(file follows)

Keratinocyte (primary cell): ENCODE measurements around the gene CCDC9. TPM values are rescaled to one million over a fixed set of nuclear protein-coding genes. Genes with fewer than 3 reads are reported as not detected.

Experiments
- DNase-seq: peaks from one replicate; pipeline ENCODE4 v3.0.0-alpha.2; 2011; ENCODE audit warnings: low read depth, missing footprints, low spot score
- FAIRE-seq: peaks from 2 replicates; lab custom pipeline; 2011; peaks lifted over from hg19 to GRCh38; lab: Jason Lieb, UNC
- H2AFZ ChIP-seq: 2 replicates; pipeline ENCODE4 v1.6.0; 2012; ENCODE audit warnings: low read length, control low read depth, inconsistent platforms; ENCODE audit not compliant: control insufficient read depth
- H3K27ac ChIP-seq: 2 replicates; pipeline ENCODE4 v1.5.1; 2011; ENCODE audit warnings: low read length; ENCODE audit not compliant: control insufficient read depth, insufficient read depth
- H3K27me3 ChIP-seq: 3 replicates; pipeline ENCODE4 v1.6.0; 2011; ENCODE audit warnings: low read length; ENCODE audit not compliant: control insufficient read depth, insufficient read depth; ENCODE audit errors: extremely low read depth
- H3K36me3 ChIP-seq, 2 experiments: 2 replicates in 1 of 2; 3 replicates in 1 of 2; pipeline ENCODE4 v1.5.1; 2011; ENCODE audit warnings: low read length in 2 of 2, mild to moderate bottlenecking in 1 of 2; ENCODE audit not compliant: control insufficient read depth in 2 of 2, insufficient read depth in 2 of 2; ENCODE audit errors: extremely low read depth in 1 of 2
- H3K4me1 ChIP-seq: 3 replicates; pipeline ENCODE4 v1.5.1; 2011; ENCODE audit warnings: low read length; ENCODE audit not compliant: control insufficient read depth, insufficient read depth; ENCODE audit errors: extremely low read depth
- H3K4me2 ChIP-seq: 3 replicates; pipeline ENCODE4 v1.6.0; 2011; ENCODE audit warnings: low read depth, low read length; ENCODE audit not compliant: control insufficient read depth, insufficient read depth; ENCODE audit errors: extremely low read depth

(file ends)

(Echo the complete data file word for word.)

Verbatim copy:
Keratinocyte (primary cell): ENCODE measurements around the gene CCDC9. TPM values are rescaled to one million over a fixed set of nuclear protein-coding genes. Genes with fewer than 3 reads are reported as not detected.

Experiments
- DNase-seq: peaks from one replicate; pipeline ENCODE4 v3.0.0-alpha.2; 2011; ENCODE audit warnings: low read depth, missing footprints, low spot score
- FAIRE-seq: peaks from 2 replicates; lab custom pipeline; 2011; peaks lifted over from hg19 to GRCh38; lab: Jason Lieb, UNC
- H2AFZ ChIP-seq: 2 replicates; pipeline ENCODE4 v1.6.0; 2012; ENCODE audit warnings: low read length, control low read depth, inconsistent platforms; ENCODE audit not compliant: control insufficient read depth
- H3K27ac ChIP-seq: 2 replicates; pipeline ENCODE4 v1.5.1; 2011; ENCODE audit warnings: low read length; ENCODE audit not compliant: control insufficient read depth, insufficient read depth
- H3K27me3 ChIP-seq: 3 replicates; pipeline ENCODE4 v1.6.0; 2011; ENCODE audit warnings: low read length; ENCODE audit not compliant: control insufficient read depth, insufficient read depth; ENCODE audit errors: extremely low read depth
- H3K36me3 ChIP-seq, 2 experiments: 2 replicates in 1 of 2; 3 replicates in 1 of 2; pipeline ENCODE4 v1.5.1; 2011; ENCODE audit warnings: low read length in 2 of 2, mild to moderate bottlenecking in 1 of 2; ENCODE audit not compliant: control insufficient read depth in 2 of 2, insufficient read depth in 2 of 2; ENCODE audit errors: extremely low read depth in 1 of 2
- H3K4me1 ChIP-seq: 3 replicates; pipeline ENCODE4 v1.5.1; 2011; ENCODE audit warnings: low read length; ENCODE audit not compliant: control insufficient read depth, insufficient read depth; ENCODE audit errors: extremely low read depth
- H3K4me2 ChIP-seq: 3 replicates; pipeline ENCODE4 v1.6.0; 2011; ENCODE audit warnings: low read depth, low read length; ENCODE audit not compliant: control insufficient read depth, insufficient read depth; ENCODE audit errors: extremely low read depth